Long before Sheamus, there was Danno

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The sepia print of Danno O’Mahony’s arrival on the dock at Cobh in the summer of 1936 is a snapshot of a matinee idol coming home. His hair is immaculately coiffured, a tailored two-piece suit hangs perfectly from his broad frame, and a sheepish grin is breaking across his lantern-jawed face. Men are swarming around him with their hats aloft in triumph, young boys are jostling to get closer to the hero, and the few women present are smiling beatifically. He looks like he’s just stepped off a soundstage in a Hollywood studio.

At this remove, it’s almost impossible to grasp what O’Mahony must have meant to Cork people when he wrestled his way to a world title. The hurlers were in the middle of a ten-year long famine, the footballers hadn’t won an All-Ireland in nearly quarter of a century, and the soccer clubs were struggling on the national stage. The country was fighting an economic war with Britain and the only glint of sporting success to lighten the gloom had been Dr. Pat O’Callaghan’s second hammer gold in 1932. Then, Danno went to America and came home a champion.

At a massive banquet at the Arcadia Ballroom, the Lord Mayor, Alderman Sean French, presented the wrestler with a silver tea-set and gave his wife Esther – an Irish-American from Massachusetts – a Tara Brooch. Although another lavish formal dinner was held in his honour at the Hibernian Hotel in Dublin, the most emotional celebration of the return was, inevitably, in his native Ballydehob. Photographs of the scenes in the West Cork town show flags and bunting draped across the width of the main drag, and locals dressed in their Sunday best thronging the street waiting to gaze at the diamond-encrusted championship belt worth a reputed $10,000.

Imagine their pride. Danno had been born at Dreenlomane, three miles outside the village on September 29th, 2012. At his baptism, Father James O’Donovan supposedly remarked to the proud parents, Big Dan and Susan, that he was one of the strongest babies the curate had ever baptized. Maybe he did say that. Who’s to know? When a boy goes out into the world and reflects glory back on the home place like he did, colourful details are always appended to the birth of the legend.

That he inherited good sporting genes is less in dispute.  A farmer by trade, his father was also a noted jumper and weight-thrower at athletic meets, and Danno’s own brothers were all fine athletes. Florence, a national champion several times at the 56lb weight throw, was the best of them.

In the first week of January, 1935, O’Mahony (with an e inserted into his last name by the Americans) climbed through the ropes at the Boston Garden and took his first professional bow. His first fight, his first victory and the first unveiling of the Irish Whip, the trademark move when he would grab an opponent’s arm, hold it straight out at the side, and then rotate it in a full circle before flipping the unfortunate victim over his head. Over the next seven months, he fought and won 54 times at some of the most fabled arenas in American sport as he marched to the world title, finally picked up with a victory over Jim “The Gorgeous Greek” Londos at Fenway Park.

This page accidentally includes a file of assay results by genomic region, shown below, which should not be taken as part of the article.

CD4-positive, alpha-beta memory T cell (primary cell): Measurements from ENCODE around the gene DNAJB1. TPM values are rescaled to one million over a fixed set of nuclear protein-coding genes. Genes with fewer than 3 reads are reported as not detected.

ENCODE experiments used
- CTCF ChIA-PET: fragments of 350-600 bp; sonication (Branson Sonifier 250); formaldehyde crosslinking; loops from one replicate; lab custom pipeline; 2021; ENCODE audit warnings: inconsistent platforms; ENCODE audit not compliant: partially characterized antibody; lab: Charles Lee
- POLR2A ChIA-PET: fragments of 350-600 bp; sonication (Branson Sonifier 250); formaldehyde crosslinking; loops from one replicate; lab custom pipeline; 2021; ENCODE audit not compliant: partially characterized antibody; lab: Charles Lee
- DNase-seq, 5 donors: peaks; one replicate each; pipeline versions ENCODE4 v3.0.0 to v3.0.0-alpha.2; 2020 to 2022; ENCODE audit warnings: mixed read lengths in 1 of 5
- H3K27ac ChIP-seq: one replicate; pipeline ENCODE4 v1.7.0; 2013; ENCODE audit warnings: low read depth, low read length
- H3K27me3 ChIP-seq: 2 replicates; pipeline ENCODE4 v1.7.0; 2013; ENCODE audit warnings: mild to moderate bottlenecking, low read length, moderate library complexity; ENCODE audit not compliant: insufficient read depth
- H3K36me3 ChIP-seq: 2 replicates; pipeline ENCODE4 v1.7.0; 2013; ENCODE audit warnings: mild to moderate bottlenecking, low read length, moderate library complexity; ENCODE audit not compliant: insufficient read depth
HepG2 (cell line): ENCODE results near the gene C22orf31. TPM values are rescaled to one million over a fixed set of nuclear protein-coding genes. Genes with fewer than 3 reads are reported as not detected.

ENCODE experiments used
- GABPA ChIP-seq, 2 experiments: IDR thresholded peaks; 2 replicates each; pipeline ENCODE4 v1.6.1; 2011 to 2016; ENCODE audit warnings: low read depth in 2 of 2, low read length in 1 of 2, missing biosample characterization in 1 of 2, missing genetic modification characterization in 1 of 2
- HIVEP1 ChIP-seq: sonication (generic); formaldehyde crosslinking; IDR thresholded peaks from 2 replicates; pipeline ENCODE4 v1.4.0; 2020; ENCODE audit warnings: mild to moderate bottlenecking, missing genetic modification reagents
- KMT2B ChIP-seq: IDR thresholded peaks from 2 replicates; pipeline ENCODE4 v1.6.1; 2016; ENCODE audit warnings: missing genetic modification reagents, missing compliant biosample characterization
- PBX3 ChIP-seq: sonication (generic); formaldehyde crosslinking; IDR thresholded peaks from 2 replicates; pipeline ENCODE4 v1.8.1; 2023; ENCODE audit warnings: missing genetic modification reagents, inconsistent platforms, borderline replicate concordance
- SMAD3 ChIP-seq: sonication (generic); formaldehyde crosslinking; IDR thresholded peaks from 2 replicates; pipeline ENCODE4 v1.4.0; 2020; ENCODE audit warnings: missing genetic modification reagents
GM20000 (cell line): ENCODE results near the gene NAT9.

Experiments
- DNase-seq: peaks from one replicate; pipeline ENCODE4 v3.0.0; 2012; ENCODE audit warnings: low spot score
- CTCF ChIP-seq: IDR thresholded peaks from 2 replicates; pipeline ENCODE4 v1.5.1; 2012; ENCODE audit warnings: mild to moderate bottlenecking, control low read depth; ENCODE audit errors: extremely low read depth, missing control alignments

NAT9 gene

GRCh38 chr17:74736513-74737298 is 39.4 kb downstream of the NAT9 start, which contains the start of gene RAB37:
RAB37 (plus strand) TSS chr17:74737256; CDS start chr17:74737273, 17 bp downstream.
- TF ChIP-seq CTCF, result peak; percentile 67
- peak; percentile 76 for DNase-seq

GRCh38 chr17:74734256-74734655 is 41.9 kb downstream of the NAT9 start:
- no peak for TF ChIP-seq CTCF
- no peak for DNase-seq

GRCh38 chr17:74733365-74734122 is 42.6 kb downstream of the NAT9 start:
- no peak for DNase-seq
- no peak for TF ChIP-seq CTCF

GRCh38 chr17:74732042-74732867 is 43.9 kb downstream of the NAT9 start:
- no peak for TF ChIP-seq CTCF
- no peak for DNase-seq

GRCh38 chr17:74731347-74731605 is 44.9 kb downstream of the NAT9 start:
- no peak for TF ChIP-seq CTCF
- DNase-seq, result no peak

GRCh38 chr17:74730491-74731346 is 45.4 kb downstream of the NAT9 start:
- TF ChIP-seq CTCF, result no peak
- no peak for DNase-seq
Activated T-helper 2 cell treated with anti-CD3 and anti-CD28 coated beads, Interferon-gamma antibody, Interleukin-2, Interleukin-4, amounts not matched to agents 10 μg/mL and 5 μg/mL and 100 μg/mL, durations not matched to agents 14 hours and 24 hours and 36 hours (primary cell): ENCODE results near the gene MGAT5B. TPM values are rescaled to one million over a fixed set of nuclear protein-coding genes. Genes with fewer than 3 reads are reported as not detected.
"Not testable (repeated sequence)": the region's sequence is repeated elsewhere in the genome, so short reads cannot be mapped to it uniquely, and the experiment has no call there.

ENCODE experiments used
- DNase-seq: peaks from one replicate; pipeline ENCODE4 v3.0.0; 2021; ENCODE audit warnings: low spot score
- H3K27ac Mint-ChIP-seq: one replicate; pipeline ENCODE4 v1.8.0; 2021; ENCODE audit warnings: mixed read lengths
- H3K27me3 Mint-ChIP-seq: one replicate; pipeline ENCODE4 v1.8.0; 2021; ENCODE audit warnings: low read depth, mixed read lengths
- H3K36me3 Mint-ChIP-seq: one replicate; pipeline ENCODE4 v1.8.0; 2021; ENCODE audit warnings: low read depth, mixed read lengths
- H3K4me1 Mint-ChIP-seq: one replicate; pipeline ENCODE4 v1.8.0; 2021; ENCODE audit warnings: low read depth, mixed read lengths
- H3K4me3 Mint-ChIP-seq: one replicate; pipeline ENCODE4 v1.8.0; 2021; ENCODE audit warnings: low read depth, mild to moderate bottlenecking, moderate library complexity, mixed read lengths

When news of that triumph filtered back to Ballydehob, locals held a torchlight procession through the town and at the bottom of Staball Hill, Father Coffey gave a speech outlining the 23 year old’s achievements. Looking back now, the problem is that they weren’t to know their hero was immersed in a sport riven with controversies, rife with allegations of match-fixing and pockmarked by question marks over all achievements.

Revisionist histories then may force us to re-examine the exact nature of his world title win but what can’t be argued about O’Mahony’s career is this. Plucked from obscurity and catapulted into the highest echelon of a sport that was then one of the biggest entertainment industries in America, he more than held his own. It wasn’t his fault that he signed up (perhaps unknowingly) to a game that was fundamentally corrupt, in a profession where his own destiny was often more than likely out of his own hands.

In his fabulous memoir “Six O’Clock All Over Cork”, Tom McElligot recounted the time O’Mahony headlined a wrestling event staged at Long’s Field in Victoria Cross.

“At one stage of the contest, the latter (Charlie Strack) was seated on Danno’s back, occupied apparently in methodically gouging out his eyes,” wrote McElligot. “Such cruelty, even in wrestling, was thought to be excessive and after the referee had sought in vain to separate them, Danno with a mighty heave displaced Strack, and in the best tradition of a thriller film, was free. He then began to swing Strack round and round before slamming him not once but many times face downwards on the mat.”

The account of a contemporary Cork observer who worked as a steward at the event, it may, on the hundredth anniversary of his birth, be the best way to remember him

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